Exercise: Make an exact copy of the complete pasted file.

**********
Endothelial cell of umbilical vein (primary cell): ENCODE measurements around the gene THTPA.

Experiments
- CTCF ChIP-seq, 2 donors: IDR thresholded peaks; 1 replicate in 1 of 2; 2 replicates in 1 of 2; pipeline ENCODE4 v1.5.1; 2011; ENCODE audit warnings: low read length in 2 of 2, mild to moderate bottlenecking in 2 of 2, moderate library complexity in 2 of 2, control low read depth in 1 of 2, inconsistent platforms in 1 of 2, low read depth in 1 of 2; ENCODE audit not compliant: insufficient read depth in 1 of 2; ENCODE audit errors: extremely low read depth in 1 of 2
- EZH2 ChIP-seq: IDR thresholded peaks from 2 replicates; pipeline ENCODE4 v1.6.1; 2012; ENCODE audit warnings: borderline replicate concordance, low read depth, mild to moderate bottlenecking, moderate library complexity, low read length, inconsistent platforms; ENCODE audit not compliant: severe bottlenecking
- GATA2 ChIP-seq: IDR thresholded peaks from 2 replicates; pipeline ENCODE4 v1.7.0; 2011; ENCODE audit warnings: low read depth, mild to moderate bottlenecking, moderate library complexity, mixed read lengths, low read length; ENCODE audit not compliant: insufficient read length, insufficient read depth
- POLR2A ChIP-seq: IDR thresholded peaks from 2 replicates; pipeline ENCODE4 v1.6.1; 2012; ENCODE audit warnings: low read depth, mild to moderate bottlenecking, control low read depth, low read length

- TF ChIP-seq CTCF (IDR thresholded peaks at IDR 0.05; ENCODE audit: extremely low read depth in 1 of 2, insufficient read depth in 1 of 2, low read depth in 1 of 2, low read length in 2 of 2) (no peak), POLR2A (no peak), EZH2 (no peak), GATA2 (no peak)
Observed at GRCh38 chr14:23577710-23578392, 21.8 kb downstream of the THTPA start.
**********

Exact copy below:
Endothelial cell of umbilical vein (primary cell): ENCODE measurements around the gene THTPA.

Experiments
- CTCF ChIP-seq, 2 donors: IDR thresholded peaks; 1 replicate in 1 of 2; 2 replicates in 1 of 2; pipeline ENCODE4 v1.5.1; 2011; ENCODE audit warnings: low read length in 2 of 2, mild to moderate bottlenecking in 2 of 2, moderate library complexity in 2 of 2, control low read depth in 1 of 2, inconsistent platforms in 1 of 2, low read depth in 1 of 2; ENCODE audit not compliant: insufficient read depth in 1 of 2; ENCODE audit errors: extremely low read depth in 1 of 2
- EZH2 ChIP-seq: IDR thresholded peaks from 2 replicates; pipeline ENCODE4 v1.6.1; 2012; ENCODE audit warnings: borderline replicate concordance, low read depth, mild to moderate bottlenecking, moderate library complexity, low read length, inconsistent platforms; ENCODE audit not compliant: severe bottlenecking
- GATA2 ChIP-seq: IDR thresholded peaks from 2 replicates; pipeline ENCODE4 v1.7.0; 2011; ENCODE audit warnings: low read depth, mild to moderate bottlenecking, moderate library complexity, mixed read lengths, low read length; ENCODE audit not compliant: insufficient read length, insufficient read depth
- POLR2A ChIP-seq: IDR thresholded peaks from 2 replicates; pipeline ENCODE4 v1.6.1; 2012; ENCODE audit warnings: low read depth, mild to moderate bottlenecking, control low read depth, low read length

- TF ChIP-seq CTCF (IDR thresholded peaks at IDR 0.05; ENCODE audit: extremely low read depth in 1 of 2, insufficient read depth in 1 of 2, low read depth in 1 of 2, low read length in 2 of 2) (no peak), POLR2A (no peak), EZH2 (no peak), GATA2 (no peak)
Observed at GRCh38 chr14:23577710-23578392, 21.8 kb downstream of the THTPA start.